Does the neural representation of new objects in semantic memory reflect object-related sensory experience?

funded by the Deutsche Forschungsgemeinschaft - Project B6 within SFB 874 - Integration and Representation of Sensory Processes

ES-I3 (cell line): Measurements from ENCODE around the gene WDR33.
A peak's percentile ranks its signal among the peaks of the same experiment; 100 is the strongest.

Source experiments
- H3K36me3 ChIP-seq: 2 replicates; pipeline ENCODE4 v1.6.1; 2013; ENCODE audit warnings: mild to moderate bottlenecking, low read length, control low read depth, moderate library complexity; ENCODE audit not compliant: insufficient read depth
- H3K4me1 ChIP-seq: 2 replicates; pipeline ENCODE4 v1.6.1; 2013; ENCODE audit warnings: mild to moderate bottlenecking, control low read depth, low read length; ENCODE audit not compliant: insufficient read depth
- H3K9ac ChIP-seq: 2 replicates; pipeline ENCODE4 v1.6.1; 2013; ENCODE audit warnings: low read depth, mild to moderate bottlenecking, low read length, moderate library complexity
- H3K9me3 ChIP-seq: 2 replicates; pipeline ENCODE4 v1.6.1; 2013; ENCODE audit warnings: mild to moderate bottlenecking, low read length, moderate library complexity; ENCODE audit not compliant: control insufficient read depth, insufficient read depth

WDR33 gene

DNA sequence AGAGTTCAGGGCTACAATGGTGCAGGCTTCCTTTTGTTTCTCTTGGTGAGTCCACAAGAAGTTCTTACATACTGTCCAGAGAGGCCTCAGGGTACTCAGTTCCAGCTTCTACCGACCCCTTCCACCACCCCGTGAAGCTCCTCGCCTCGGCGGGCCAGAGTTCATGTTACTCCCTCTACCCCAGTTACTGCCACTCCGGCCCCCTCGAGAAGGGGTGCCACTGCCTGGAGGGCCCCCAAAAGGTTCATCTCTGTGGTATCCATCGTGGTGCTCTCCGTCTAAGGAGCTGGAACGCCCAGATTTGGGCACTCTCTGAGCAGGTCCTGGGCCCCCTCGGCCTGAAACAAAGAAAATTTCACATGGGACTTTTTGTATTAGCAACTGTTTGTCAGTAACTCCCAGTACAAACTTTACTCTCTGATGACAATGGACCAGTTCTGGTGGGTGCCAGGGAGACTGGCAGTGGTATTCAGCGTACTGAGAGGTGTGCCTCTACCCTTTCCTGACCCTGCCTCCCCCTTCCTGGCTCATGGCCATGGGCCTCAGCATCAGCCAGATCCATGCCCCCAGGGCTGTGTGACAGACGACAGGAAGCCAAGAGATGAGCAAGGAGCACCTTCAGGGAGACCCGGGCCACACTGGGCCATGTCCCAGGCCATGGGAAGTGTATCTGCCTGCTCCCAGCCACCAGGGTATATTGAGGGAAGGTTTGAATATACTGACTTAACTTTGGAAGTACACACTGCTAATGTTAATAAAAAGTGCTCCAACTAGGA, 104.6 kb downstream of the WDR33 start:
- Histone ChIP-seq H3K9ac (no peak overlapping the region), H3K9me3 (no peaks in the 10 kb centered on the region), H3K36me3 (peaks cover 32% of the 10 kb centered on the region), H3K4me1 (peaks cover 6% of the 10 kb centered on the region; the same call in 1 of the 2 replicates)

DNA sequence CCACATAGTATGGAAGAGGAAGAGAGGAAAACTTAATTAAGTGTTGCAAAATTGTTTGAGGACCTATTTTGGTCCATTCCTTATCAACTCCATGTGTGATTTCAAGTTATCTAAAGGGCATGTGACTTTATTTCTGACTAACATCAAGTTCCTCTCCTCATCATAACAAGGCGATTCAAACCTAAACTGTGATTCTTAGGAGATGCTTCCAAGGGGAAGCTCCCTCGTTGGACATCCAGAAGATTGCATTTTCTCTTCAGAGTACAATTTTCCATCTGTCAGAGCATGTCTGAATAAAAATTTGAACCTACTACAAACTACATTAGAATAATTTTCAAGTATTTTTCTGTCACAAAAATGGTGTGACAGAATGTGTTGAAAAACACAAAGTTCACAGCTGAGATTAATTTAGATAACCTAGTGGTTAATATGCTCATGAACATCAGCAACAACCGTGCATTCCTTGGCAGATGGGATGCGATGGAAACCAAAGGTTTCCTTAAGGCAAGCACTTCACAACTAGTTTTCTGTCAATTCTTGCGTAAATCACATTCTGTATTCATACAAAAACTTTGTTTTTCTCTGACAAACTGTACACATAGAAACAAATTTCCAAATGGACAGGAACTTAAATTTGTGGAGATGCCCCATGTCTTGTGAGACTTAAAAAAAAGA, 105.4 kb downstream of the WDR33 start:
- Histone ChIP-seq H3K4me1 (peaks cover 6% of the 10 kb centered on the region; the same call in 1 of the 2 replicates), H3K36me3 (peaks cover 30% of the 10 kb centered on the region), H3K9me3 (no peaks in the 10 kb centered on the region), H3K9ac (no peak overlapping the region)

An ongoing debate in cognitive neuroscience is concerned with the question how the stimuli in our environment are categorized and how they are represented in the brain. Selective loss of semantic knowledge affecting the categories “living” or “non-living”, observed in brain-lesioned patients, suggests that the entities in semantic memory are organized in a category-specific way. The so called modality-specific account of semantic memory organization states that the brain representation of knowledge about different entities of semantic memory reflects the degree to which different sensory systems contributed to knowledge acquisition about the entity in question. The proposed project aims to investigate the role of object-related sensory experience for object representations in semantic memory. More specifically, it will be examined, if qualitatively different types of sensory experience lead to qualitatively different semantic memory representations for new, unknown objects. In the first part of the project the main emphasis will be on the comparison of tactile manipulative and visual object related information. Another main aim of the proposed project is to elucidate, in how far the observation of object manipulation induces object representations in action related brain regions, similar to the representations induced by active object manipulation. The final phase will be dedicated to studying the integration of two modalities in semantic memory representations.